If you think you have no idea where Campania is, think again. This fascinating land of glittering gulfs, islands, and legendary places is home to the charming landscapes of the Amalfi Coast, Sorrento, the Cilento National Park, Capri and Ischia.
The Campania region is situated in the South of Italy and outlined on the west by the Mediterranean Sea (called the Tyrrhenian, or Tirreno). The region is divided into five provinces, whose capitals you've probably heard of: Salerno, Caserta, Avellino, Benevento and Naples (Napoli). Naples is also the capital city of the region itself. With roughly 6 million of residents, half of which lives around the city of Naples, Campania has more people than the nation of Finland, packed in an area which is 200 times smaller! But despite its population density, there are still some wild and unknown areas, with mountains and small towns to enjoy, too. Its seacoast is Italy's most famous and fabled - who hasn't heard of the Amalfi Coast?
If you are fond of archeology, architecture, or simply want to see history come to life, then Campania is a must. The archeological heritage here is huge: the splendid temples left by the Greeks in Paestum, the buried towns of Pompeii and Herculaneum, the remains of Greco-Roman Velia, the second-largest Roman amphitheater in Italy at Capua...they're all incredible, historic sites. Then there's the Royal Palace of Caserta, built to be the most sumptuous palace of Europe, with its 1200 rooms, backed by an amazing garden, it is Italy's version of the Palace of Versailles. Museums, churches, piazzas, and palaces- you'll be amazed by the variety and beauty of the architecture here.
But if you prefer the beauties of nature, Campania won't disappoint you. The sandy beaches and the crystal-clear waters of the Cilento National Park, the awe-inspiring scenery of the famous Amalfi Coast, the islands of the Gulf of Naples, like captivating Capri, are just a few of the places you can enjoy. From the underground depths of the caves of Pertosa to the heights of Mount Vesuvius, there is something for everyone. The Cilento National Park also has vast tracts of mountain scenery to enjoy hiking or mountain biking.
Campania also maintains some of Italy's most treasured culinary highlights, as well. Many of the world-known Italian dishes have their roots in Campania: pizza, spaghetti, mozzarella, limoncello, cannelloni… Italians know Campania well for being one of the tastiest regions offering the best food imaginable. It is also the undisputed winner for the best coffee in the country. Espresso, cappuccino, and now interesting variations such as hazelnut coffee jump-start the day for the residents of Campania, and will make yours, as well.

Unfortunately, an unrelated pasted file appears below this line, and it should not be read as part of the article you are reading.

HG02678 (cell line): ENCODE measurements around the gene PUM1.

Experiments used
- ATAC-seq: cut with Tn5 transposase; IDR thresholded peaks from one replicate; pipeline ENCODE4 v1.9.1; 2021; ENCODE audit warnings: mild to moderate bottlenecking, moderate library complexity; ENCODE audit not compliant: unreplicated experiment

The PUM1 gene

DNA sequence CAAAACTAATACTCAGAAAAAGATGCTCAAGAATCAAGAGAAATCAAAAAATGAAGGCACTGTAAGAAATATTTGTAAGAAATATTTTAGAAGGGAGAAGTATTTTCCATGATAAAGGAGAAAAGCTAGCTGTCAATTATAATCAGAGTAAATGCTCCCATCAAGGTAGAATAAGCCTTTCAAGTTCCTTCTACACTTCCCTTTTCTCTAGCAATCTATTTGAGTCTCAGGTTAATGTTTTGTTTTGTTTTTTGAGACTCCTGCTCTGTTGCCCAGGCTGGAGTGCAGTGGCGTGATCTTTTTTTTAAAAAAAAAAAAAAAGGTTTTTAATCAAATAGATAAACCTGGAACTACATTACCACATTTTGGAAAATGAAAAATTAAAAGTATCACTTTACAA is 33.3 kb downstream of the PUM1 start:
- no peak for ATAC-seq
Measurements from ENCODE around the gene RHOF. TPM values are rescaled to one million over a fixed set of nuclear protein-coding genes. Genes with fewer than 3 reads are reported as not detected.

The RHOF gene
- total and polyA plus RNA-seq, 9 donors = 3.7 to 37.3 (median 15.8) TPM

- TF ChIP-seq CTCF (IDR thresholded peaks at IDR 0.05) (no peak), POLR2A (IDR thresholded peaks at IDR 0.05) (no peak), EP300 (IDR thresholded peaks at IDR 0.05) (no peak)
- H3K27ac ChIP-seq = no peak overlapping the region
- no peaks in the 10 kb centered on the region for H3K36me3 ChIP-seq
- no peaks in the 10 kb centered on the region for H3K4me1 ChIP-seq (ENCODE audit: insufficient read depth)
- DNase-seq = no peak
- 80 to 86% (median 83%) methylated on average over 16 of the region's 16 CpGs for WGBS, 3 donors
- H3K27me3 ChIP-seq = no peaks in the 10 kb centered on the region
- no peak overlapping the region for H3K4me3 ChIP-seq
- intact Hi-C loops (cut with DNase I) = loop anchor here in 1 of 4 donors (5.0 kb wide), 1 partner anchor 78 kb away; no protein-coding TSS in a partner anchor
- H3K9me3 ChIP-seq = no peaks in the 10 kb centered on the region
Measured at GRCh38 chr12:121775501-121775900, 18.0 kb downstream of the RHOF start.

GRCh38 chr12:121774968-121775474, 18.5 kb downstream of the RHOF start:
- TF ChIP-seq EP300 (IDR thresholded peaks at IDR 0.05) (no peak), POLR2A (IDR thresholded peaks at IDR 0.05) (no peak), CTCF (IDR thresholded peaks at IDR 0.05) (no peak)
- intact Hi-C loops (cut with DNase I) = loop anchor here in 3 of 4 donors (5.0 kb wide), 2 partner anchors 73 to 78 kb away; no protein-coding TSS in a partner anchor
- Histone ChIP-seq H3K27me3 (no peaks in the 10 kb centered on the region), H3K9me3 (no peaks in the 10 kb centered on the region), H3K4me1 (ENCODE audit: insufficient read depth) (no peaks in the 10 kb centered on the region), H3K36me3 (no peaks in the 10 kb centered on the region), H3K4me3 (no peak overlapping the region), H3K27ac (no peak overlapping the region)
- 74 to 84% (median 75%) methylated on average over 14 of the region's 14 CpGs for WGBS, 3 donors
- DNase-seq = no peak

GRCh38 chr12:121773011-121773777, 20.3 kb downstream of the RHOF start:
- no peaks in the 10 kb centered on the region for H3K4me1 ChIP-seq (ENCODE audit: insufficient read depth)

Campania is a beautiful land, where art, history, nature and tradition come together to offer an unforgettable vacation.
Naples is a living lesson in contrasts- it is historic, musical, and energetic, and chaotic, gritty, and noisy at the same time.
The history of Avellino, a town in the Campania region, has its origins in the ancient Abellinum.
Benevento is a beautiful city set in a verdant environment and surrounded by the Campanian Apennines, between the rivers Sabato and Calore.
The city of Caserta is synonymous with the royal palace that is situated there, an opulent estate that matched the splendor of Versailles.
Giffoni Sei Casale and its sister hamlet of Sieti are cuddled in the hills above Salerno.
Located south-east of Salerno, Pontecagnano Faiano is actually a conglomeration of a few towns under one municipal umbrella.
Pozzuoli's popularity nowadays is thanks to the renowned restaurants and fish market, and its port that offers ferry service around the Bay of Naples.
The hill town of San Cipriano Picentino is in a lovely spot in the rolling hills above Salerno.
Cava de' Tirreni is a fascinating town, steeped in history, today counting 50 thousands inhabitants and more than twenty districts that make it known as the "stellar city".
The wild, inland area of Campania is called Irpinia, a district of woods and ancient traditions that offers a glimpse of Italy outside the normal tourist sights.
In the hills near Sess Aurunca, the village of San Carlo is surrounded by green pastures and mountains.
Straddling the border between Lazio and Campania, the city of Sessa Aurunca has found itself at strategic crossroads throughout its very long history.
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